The number of mitigation agreements entered into by transaction parties increased sharply in 2022 — approximately 23% of all transactions that CFIUS reviewed resulted in mitigation, as compared to a historical mean of approximately 10%. In 2023, CFIUS has continued to require parties to enter into mitigation agreements in a higher number of control transactions, as well as in connection with minority investments.

CFIUS has also imposed interim and final orders on transaction parties, including in cases where CFIUS believed that parties were uncooperative in negotiating the terms of an agreement.

We expect that CFIUS will continue to vigorously exercise its authority to craft bespoke measures to address both longstanding and emerging national security risks arising from transactions.

While parties to transactions that result in CFIUS mitigation may be frustrated during the negotiation process by increased legal fees and, potentially, delays in obtaining CFIUS approval, the financial and other impacts of a mitigation agreement do not end when the agreement is executed.

By way of example, a company that is required to engage a third-party monitor, conduct an audit or adopt and implement heightened data security controls — all of which are fairly common conditions in a mitigation agreement — may find itself spending upwards of $1 million per year to comply with CFIUS conditions.

4. CFIUS continued to sharpen its focus on enforcement.

Unlike certain of its member agencies, CFIUS has not historically maintained an agency practice of encouraging voluntary self-disclosures for potential or actual violations of relevant laws and regulations. This is changing quickly: CFIUS now encourages parties that suspect they have breached CFIUS regulations or a mitigation agreement to proactively disclose such matters.

At the same time, CFIUS is increasing its outreach regarding so-called nonnotified transactions — i.e., transactions that were not voluntarily notified to CFIUS, usually in advance of closing — more frequently than ever. When CFIUS requests filings on such transactions, these filings often result in the imposition of costly and resource-intensive conditions to clearance, up to and including requiring the foreign investor to divest all or part of a U.S. business.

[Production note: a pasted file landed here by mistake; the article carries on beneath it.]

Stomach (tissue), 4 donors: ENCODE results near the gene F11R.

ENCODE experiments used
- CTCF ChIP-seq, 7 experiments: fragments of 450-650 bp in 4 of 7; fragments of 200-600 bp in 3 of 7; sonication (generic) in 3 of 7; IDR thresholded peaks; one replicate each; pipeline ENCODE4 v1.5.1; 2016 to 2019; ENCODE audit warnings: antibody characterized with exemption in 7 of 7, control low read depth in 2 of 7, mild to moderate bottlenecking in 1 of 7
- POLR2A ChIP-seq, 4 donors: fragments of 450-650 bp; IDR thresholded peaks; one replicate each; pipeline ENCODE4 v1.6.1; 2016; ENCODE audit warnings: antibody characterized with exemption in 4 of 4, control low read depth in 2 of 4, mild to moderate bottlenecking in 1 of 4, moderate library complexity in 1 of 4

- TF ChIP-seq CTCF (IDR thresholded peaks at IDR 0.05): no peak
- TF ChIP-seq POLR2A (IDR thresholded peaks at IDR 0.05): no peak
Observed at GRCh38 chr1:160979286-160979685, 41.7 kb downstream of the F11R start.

CFIUS is an enterprise-risk matter for a sponsor. Sponsors should evaluate whether their current processes and practices are adequate to ensure that the sponsor and its portfolio companies account for CFIUS considerations across the life cycle of an investment and in connection with varied transaction types — e.g., add-ons or joint ventures.

Sponsors should ensure that suitable CFIUS provisions are included in relevant agreements and other fund documents. These should be tailored to a fund's industry focus, the geographies where the fund will invest and its limited-partner base.

Investment professionals should ensure that appropriate, CFIUS-specific due diligence is conducted and that CFIUS topics are addressed, as may be warranted, early in transaction planning. This should occur both in specific deals where the fund is deploying capital, and in connection with any fund-level transactions — e.g., continuation funds or internal restructurings.

Sponsors should consider how best to allocate CFIUS-related costs, both for specific transactions — e.g., filing fees — and on a post-closing basis for transactions that result in CFIUS mitigation. Market practices in these areas are evolving quickly, and a precedent agreement from even a year ago may not be appropriate for a new transaction.

CFIUS is not the only national security regulator in the mix for cross-border transactions, and CFIUS often collaborates with its non-U.S. counterparts. As other countries continue to strengthen their own national security review regimes, sponsors should ensure that, to the extent feasible, transaction announcements and disclosures are consistent across jurisdictions.

Reprinted with permission from the December 14, 2023 edition of Law360. All rights reserved. Further duplication without permission is prohibited.